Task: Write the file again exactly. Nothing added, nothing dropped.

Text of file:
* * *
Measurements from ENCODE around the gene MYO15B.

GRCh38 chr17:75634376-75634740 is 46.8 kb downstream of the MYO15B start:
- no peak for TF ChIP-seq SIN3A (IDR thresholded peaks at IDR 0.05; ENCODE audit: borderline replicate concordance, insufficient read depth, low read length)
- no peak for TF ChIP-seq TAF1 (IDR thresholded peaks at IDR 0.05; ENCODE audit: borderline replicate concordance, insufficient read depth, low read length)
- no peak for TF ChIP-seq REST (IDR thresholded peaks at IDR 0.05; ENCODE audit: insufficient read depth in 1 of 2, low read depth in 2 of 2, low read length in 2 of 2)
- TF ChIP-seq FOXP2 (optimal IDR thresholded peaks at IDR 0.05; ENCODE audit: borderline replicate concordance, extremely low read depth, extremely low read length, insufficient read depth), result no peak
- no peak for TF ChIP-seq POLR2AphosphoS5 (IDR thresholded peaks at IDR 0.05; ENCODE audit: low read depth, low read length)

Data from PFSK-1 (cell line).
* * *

Measurements from ENCODE around the gene MYO15B.

GRCh38 chr17:75634376-75634740 is 46.8 kb downstream of the MYO15B start:
- no peak for TF ChIP-seq SIN3A (IDR thresholded peaks at IDR 0.05; ENCODE audit: borderline replicate concordance, insufficient read depth, low read length)
- no peak for TF ChIP-seq TAF1 (IDR thresholded peaks at IDR 0.05; ENCODE audit: borderline replicate concordance, insufficient read depth, low read length)
- no peak for TF ChIP-seq REST (IDR thresholded peaks at IDR 0.05; ENCODE audit: insufficient read depth in 1 of 2, low read depth in 2 of 2, low read length in 2 of 2)
- TF ChIP-seq FOXP2 (optimal IDR thresholded peaks at IDR 0.05; ENCODE audit: borderline replicate concordance, extremely low read depth, extremely low read length, insufficient read depth), result no peak
- no peak for TF ChIP-seq POLR2AphosphoS5 (IDR thresholded peaks at IDR 0.05; ENCODE audit: low read depth, low read length)

Data from PFSK-1 (cell line).